"It's sad to see when somebody who has attained a certain level of public stature and even admiration tarnishes that reputation so thoroughly. ... I think, really, the only thing that I feel is sorry for Rudy Giuliani today," White House Press Secretary Josh Earnest said.
The White House is taking former New York City mayor Rudy Giuliani to task, after the prominent Republican claimed President Obama doesn't love America.
Earlier in the week, the White House used the hashtag #ObamaLovesAmerica in a tweet about national parks, taking a pretty clear jab at Giuliani's comments.
Politico reported Wednesday Giuliani made a comment about Obama's lack of love for America at a dinner event for Wisconsin Governor Scott Walker. Giuliani said he later received death threats for that comment.
Walker, a potential 2016 presidential hopeful, is trying to keep quiet about the issue. On CNBC the next day, he declined to take a stance on the former Mayor of New York's statements.
"The mayor can speak for himself. I’m not going to comment on what the president thinks or not. He can speak for himself as well," Walker said on CNBC.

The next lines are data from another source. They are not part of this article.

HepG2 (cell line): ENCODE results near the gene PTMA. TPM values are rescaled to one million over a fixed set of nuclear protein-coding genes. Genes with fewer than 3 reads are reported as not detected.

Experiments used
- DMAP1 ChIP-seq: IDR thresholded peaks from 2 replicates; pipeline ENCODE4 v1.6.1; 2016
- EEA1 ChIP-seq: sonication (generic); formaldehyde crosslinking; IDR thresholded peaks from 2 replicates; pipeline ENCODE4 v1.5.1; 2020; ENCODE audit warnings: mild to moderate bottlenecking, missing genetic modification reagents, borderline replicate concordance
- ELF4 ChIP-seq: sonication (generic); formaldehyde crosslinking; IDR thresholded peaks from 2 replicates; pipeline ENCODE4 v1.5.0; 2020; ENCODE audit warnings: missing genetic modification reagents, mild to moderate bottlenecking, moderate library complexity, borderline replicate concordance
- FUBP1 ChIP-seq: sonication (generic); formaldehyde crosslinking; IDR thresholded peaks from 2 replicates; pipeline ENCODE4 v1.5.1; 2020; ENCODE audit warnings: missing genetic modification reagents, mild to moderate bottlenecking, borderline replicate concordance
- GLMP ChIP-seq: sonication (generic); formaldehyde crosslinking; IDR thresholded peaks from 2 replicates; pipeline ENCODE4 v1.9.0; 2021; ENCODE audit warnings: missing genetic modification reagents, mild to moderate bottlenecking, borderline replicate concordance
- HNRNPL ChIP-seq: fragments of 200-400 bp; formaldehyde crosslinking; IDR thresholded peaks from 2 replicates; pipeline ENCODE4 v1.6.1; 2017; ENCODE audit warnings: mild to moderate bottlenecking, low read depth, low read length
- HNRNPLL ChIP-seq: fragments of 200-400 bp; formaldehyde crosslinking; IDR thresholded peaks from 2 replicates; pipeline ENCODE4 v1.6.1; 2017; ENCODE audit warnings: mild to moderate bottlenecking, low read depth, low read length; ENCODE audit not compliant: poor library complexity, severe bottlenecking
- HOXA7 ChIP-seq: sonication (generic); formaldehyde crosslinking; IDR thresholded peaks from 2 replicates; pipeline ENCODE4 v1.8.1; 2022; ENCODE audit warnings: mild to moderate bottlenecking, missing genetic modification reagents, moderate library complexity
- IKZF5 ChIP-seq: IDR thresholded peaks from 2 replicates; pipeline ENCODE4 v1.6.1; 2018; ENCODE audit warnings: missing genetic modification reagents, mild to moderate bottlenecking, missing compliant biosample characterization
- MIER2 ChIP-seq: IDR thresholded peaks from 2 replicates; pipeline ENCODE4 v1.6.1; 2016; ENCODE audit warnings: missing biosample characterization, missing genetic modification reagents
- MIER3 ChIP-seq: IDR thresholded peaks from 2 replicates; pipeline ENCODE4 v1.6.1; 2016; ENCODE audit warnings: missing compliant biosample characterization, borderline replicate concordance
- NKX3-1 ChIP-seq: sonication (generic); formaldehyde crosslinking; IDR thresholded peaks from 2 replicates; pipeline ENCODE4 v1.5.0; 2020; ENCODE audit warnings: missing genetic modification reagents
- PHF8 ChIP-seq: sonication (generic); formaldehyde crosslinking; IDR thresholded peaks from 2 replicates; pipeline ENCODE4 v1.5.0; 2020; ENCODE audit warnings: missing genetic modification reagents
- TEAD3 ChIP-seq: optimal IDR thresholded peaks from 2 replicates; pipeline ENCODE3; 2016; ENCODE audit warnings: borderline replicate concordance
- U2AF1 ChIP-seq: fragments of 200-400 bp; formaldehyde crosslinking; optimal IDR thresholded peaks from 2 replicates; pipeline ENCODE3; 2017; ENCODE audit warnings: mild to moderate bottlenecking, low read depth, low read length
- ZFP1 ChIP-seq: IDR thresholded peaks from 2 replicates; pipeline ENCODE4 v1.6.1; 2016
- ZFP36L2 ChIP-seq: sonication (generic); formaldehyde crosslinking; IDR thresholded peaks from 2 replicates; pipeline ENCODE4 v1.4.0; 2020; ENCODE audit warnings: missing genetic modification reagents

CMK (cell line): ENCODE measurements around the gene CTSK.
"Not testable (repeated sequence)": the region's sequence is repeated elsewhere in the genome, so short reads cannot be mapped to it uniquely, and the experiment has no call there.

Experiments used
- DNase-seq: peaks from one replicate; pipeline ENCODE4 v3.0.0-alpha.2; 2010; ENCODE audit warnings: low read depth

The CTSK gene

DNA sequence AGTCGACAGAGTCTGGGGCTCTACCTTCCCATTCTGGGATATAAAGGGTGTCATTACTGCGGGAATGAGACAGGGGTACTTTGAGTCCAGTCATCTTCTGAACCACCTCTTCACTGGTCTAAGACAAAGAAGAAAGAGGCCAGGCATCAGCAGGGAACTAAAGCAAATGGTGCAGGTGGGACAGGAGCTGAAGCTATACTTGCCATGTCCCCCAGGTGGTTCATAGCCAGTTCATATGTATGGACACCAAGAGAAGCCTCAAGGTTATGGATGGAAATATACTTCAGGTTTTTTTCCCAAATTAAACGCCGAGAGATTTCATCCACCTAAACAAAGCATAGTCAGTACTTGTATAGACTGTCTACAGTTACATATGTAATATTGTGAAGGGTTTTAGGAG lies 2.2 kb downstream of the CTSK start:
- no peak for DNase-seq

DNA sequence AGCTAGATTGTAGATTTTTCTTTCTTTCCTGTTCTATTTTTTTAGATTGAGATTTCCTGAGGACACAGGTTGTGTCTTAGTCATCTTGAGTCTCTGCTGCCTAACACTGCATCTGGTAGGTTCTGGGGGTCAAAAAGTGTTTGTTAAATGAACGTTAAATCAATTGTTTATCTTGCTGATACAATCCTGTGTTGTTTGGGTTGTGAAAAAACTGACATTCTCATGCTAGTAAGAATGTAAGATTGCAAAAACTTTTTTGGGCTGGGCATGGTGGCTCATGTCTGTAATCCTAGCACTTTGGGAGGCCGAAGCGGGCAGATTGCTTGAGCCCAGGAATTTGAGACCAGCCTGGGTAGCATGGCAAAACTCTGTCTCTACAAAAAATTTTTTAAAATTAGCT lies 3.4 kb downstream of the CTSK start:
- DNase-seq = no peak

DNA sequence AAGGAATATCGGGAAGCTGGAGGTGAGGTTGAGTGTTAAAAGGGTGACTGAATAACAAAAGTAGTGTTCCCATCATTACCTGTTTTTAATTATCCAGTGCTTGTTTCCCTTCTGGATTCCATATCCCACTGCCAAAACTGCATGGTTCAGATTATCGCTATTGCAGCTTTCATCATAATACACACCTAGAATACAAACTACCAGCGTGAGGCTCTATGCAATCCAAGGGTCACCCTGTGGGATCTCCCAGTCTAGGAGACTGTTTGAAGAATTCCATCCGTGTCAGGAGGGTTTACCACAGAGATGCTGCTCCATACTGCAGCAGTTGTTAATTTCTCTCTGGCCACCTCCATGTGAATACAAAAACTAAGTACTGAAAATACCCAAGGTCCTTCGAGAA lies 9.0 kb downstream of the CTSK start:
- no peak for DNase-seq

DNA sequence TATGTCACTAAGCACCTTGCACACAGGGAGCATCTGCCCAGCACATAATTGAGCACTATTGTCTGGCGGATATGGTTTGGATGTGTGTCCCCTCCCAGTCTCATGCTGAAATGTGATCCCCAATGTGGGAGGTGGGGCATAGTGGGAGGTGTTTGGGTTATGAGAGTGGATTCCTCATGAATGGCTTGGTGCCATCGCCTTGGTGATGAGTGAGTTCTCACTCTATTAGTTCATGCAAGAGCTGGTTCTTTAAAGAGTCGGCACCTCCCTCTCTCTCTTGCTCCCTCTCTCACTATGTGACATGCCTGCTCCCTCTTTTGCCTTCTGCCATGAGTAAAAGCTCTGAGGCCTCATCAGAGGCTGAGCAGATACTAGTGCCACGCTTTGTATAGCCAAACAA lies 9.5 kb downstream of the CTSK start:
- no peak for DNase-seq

And on Friday Walker said, "I've never asked the President so I don't really know what his opinions are on that one way or another."
Walker has since been criticized by some who think he should have spoken out against Giuliani's comments both during the event and on CNBC.
A Republican doing that wouldn't be unprecedented — during the 2008 presidential campaign John McCain defended Obama after a supporter said she didn't think she could trust Obama because he was an Arab.
"No ma'am, he's a decent family-man citizen that I just happen to have disagreements with on fundamental issues and that's what this campaign is all about," Senator McCain said.
But other 2016 Republican hopefuls have weighed in on the president's patriotism.
Florida senator Marco Rubio took the high road when discussing Giuliani's comments. According to a statement from his office he told a local TV station, "I don’t feel like I'm in a position to have to answer for every person in my party that makes a claim. ... I’ll suffice it to say that I believe the President loves America; I think his ideas are bad."
Kentucky senator Rand Paul also criticized the former mayor.
"I try not to question the President's motives as being a good American or a bad American," Paul said.
In a statement Louisiana governor Bobby Jindal said, "If you are looking for someone to condemn the Mayor, look elsewhere."
A spokesperson for Jeb Bush said the Florida governor doesn't question the president's motives. Other 2016 hopefuls have yet to weigh in.
This video includes images from Getty Images.